Chinese law requires registration to access Internet

China may soon require real name registration for access to Internet:

China may soon require real name registration for access to Internet

China may soon require real name registration for access to Internet

 

China may require internet users to register with their real names when signing up to network providers, state media said on Tuesday, extending a policy already in force with microblogs in a bid to curb what officials call rumors and vulgarity. A law being discussed this week would mean people would have to present their government-issued identity cards when signing contracts for fixed line and mobile internet access, state-run newspapers said. “The law should escort the development of the internet to protect people’s interest,” Communist Party mouthpiece the People’s Daily said in a front-page commentary, echoing similar calls carried in state media over the past week. “Only that way can our Internet be healthier, more cultured and safer.” Many users say the restrictions are clearly aimed at further muzzling the often scathing, raucous — and perhaps most significantly, anonymous — online chatter in a country where the Internet offers a rare opportunity for open debate. It could also prevent people from exposing corruption online if they fear retribution from officials, said some users. It was unclear how the rules would be different from existing regulations as state media has provided only vague details and in practice customers have long had to present identity papers when signing contracts with internet providers. Earlier this year, the government began forcing users of Sina Corp.’s wildly successful Weibo microblogging platform to register their real names. The government says such a system is needed to prevent people making malicious and anonymous accusations online and that many other countries already have such rules. “It would also be the biggest step backwards since 1989,” wrote one indignant Weibo user, in apparent reference to the 1989 pro-democracy protests bloodily suppressed by the army. Chinese Internet users have long had to cope with extensive censorship, especially over politically sensitive topics like human rights, and popular foreign sites Facebook, Twitter and Google-owned YouTube are blocked. Despite periodic calls for political reform, the ruling Communist Party has shown no sign of loosening its grip on power and brooks no dissent to its authority.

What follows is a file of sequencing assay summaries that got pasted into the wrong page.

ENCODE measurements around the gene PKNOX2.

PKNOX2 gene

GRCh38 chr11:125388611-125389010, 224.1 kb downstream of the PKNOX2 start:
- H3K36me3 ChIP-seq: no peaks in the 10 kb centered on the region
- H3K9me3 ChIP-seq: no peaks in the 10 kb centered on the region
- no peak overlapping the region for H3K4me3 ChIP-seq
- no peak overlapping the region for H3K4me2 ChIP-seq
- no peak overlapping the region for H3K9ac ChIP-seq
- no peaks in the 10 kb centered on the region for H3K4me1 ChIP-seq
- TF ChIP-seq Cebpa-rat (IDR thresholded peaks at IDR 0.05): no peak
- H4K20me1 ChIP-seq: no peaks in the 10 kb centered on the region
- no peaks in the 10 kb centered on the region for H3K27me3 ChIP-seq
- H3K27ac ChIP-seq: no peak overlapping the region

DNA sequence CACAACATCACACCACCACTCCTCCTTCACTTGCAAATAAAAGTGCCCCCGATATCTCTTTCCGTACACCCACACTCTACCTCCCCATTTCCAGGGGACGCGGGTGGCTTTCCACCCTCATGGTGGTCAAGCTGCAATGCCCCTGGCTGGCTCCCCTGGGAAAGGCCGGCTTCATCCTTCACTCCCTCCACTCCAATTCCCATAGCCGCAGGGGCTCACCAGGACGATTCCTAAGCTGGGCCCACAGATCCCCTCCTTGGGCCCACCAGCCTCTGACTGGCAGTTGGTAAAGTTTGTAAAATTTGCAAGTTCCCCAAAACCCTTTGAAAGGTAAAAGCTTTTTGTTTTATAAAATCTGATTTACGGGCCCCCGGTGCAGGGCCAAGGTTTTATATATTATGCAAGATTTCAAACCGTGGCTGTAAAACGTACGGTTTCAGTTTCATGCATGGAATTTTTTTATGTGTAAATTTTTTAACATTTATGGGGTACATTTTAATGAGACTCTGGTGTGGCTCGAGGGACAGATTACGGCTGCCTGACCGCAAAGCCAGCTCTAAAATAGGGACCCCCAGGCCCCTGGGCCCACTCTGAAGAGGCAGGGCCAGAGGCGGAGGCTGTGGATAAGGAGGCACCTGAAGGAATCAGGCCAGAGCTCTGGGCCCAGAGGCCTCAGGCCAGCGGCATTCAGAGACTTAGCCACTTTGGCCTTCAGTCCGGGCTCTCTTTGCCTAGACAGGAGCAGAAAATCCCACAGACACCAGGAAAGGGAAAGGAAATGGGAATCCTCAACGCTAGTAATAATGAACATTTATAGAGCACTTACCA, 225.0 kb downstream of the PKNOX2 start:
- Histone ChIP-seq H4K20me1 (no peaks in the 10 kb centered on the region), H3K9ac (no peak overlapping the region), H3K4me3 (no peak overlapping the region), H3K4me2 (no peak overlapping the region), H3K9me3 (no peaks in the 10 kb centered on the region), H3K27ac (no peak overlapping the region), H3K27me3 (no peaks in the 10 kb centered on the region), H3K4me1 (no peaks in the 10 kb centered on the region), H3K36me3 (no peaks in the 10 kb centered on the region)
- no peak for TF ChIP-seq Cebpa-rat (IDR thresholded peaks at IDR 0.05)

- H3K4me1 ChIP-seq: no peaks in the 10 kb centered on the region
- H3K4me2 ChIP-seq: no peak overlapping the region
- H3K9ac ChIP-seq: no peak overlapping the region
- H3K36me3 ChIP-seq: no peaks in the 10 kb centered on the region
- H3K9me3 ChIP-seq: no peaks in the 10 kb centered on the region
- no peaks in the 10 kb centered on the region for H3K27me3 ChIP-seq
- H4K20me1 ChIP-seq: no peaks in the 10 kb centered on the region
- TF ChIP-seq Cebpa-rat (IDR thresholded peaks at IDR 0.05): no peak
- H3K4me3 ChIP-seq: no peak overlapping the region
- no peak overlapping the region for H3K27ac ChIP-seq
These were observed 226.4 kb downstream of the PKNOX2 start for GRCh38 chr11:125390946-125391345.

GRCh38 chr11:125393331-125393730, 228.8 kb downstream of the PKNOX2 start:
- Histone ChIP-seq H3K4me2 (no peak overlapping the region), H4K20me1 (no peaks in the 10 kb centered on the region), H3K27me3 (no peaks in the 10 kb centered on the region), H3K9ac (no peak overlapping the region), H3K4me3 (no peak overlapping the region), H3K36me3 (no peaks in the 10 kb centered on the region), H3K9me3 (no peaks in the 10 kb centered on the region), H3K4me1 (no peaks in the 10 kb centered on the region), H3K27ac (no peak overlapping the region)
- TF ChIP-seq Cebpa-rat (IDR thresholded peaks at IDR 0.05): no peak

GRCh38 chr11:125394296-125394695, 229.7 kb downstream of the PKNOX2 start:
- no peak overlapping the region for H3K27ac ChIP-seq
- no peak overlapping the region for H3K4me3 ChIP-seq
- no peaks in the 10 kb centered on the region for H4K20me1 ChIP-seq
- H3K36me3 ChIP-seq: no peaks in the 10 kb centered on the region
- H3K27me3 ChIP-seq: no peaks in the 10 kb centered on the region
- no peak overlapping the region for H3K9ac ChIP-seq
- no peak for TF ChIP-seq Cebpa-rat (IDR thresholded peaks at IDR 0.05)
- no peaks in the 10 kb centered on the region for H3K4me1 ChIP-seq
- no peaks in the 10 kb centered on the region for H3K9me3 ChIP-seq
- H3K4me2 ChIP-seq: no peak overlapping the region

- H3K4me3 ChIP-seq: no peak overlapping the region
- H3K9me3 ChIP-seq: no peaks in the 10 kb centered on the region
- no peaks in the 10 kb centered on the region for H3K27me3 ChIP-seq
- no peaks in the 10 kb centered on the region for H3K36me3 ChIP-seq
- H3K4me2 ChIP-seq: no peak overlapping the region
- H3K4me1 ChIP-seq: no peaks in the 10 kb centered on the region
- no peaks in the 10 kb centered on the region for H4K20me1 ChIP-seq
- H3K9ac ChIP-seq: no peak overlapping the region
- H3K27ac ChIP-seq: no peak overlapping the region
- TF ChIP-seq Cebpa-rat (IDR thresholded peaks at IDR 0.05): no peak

The New Moore’s Law

A New and Improved Moore’s Law:

A New and Improved Moore's Law

A New and Improved Moore’s Law